Another View: When meat isn't meat, can you still call it meat?
In the deeply crazy Werner Herzog film classic "Aguirre, the Wrath of God," a group of Spaniards led by a crazed would-be conquistador floats down the Amazon River on a raft in search of El Dorado, the City of Gold. On the bank, a group of indigenous people points to the raft and one says, "Meat floating by."
What qualifies as meat is, apparently, in the eye, or mouth, of the beholder, which is why organizations like the National Cattlemen's Beef Association want to restrict the use of the word "meat" in labeling to products that come from an actual animal and not a plant or batch of dividing animal cells in a vat in a laboratory.
Missouri and several other states have passed laws to do just that to protect ranchers and, critics claim, meat industry profits. The debate mirrors the fight over the right of nondairy products like soy milk, almond milk and new entry oat milk to be called "milk," which it clearly isn't. The dairy industry lost that battle with the Food and Drug Administration, which is why the beef industry wants the U.S. Department of Agriculture rather than the FDA to make the call.
What we want in product labeling is truth, clarity, completeness and a lack of deception. Careful consumers are unlikely to be fooled into buying one form of faux meat or another instead of the real thing. But what harried shopper hasn't purchased the flavored form of a nondairy product by accident or grabbed a package of breakfast sausage only to find that it was made from chicken or soybeans, not pork.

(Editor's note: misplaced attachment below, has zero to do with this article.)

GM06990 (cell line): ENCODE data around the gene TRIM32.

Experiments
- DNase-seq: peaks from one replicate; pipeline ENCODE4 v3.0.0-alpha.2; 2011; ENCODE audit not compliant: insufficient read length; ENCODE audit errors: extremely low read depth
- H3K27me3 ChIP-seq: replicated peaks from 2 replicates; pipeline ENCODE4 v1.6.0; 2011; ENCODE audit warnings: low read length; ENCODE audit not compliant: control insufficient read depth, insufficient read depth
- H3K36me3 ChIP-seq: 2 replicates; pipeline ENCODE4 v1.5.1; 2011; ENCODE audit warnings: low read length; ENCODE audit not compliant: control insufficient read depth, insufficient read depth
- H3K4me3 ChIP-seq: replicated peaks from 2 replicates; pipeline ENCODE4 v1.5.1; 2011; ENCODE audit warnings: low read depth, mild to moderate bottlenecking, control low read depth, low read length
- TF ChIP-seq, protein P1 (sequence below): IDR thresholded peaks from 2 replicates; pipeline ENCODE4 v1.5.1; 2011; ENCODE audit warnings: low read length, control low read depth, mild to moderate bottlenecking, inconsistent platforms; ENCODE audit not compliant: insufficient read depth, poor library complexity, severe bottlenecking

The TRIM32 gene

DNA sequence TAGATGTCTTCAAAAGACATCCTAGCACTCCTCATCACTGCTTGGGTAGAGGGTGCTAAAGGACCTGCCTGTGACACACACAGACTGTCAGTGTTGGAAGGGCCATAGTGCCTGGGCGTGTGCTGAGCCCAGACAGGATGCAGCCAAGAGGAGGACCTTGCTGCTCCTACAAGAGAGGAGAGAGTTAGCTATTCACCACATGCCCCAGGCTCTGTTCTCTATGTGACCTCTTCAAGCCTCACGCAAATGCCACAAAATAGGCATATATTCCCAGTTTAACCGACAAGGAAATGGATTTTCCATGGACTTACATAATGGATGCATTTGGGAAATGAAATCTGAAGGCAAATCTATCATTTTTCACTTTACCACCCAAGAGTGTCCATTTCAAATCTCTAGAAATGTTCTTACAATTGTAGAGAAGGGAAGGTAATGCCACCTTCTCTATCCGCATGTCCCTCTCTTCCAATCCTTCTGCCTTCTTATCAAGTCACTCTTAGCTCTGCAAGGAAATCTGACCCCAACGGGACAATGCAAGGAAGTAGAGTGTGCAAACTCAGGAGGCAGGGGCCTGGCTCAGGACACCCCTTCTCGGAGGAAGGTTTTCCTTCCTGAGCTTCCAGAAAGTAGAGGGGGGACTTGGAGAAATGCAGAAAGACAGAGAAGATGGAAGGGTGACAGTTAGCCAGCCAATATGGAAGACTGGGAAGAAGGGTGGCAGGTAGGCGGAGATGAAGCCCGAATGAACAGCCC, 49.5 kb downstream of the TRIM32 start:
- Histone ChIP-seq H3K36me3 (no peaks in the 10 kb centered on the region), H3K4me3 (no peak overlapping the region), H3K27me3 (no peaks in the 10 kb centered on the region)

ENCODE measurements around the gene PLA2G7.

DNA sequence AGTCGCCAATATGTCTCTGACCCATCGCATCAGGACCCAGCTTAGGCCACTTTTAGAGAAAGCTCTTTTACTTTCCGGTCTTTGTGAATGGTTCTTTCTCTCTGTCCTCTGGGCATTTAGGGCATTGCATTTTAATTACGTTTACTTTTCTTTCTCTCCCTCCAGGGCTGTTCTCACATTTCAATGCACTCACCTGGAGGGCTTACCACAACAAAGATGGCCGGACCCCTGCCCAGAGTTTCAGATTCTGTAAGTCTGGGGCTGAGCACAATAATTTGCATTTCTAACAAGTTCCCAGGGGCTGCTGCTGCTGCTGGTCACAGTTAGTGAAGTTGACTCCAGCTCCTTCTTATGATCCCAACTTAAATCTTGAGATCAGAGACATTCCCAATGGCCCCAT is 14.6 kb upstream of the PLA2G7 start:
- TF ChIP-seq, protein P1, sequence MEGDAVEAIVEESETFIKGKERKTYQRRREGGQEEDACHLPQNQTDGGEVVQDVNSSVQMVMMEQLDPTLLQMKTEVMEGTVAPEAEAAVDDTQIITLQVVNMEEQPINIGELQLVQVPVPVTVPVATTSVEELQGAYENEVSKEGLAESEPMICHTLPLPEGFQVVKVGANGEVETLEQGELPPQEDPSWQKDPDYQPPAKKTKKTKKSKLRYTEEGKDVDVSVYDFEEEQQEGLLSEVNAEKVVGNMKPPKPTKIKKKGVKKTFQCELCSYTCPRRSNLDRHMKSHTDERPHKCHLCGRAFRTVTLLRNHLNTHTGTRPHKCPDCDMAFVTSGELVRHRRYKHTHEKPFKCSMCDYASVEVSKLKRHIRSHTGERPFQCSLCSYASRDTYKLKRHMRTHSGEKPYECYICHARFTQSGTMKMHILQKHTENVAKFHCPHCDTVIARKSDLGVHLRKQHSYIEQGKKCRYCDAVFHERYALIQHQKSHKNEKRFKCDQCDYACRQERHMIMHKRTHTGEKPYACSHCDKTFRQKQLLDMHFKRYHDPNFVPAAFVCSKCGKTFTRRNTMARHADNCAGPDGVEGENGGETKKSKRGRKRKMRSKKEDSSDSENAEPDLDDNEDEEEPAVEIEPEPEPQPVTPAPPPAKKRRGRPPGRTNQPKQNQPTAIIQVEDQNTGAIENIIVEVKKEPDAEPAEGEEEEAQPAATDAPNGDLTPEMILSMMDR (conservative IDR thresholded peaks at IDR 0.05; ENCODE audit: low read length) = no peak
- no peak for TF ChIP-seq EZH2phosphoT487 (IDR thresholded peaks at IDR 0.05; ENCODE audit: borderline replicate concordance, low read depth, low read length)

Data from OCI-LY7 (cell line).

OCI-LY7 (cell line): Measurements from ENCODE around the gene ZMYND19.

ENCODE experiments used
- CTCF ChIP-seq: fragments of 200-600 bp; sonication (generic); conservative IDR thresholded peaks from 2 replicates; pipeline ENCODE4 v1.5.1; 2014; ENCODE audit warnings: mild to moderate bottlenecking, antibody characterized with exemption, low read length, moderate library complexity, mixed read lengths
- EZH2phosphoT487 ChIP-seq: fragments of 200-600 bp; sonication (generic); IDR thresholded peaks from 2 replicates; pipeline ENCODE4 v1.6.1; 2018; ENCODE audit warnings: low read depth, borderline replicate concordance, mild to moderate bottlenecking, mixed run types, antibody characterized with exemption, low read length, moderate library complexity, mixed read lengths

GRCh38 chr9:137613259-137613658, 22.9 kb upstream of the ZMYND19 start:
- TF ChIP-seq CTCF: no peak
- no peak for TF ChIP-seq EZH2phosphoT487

Sales of plant-based meat alternatives, backed by investors like Bill Gates, have been soaring, driven by concerns over health, animal welfare and the fate of the planet. Food scientists are also getting better at producing products that look and taste more like the real thing. And athletes such as Kyrie Irving of the Boston Celtics credit their improved performance to adding plant-based meat products to their diet, giving faux meat a marketing boost.
That's fine, but we draw the line at plant-based burgers that bleed beet juice. Who's fooling whom about what?
Cultured beef, which (trigger warning) is made from the cells of cattle fetuses killed in slaughterhouses, according to an article in American Agriculturist magazine, is another matter. What can you call it if not meat? Yet a qualifier is in order.
A package of meat grown in a vat in an industrial facility may look, and perhaps someday even taste, just like burger from a cow, but consumers should be told, in big letters and not mouse print, just what it is they're buying and the product's provenance.
Be wary of claims that buying alternatives to meat will combat climate change, improve health or cure hunger. They show promise of doing all those things but too little is known to justify mounting a moral high horse over the matter. Meat alternatives may not even be cheaper than the real thing, at least for long.
Pharmaceutical companies are among the investors in the nascent cultured meat market, which, if they end up being its major producers, will probably lead to the $100 hamburger.
— The Concord (N.H.) Monitor, March 14
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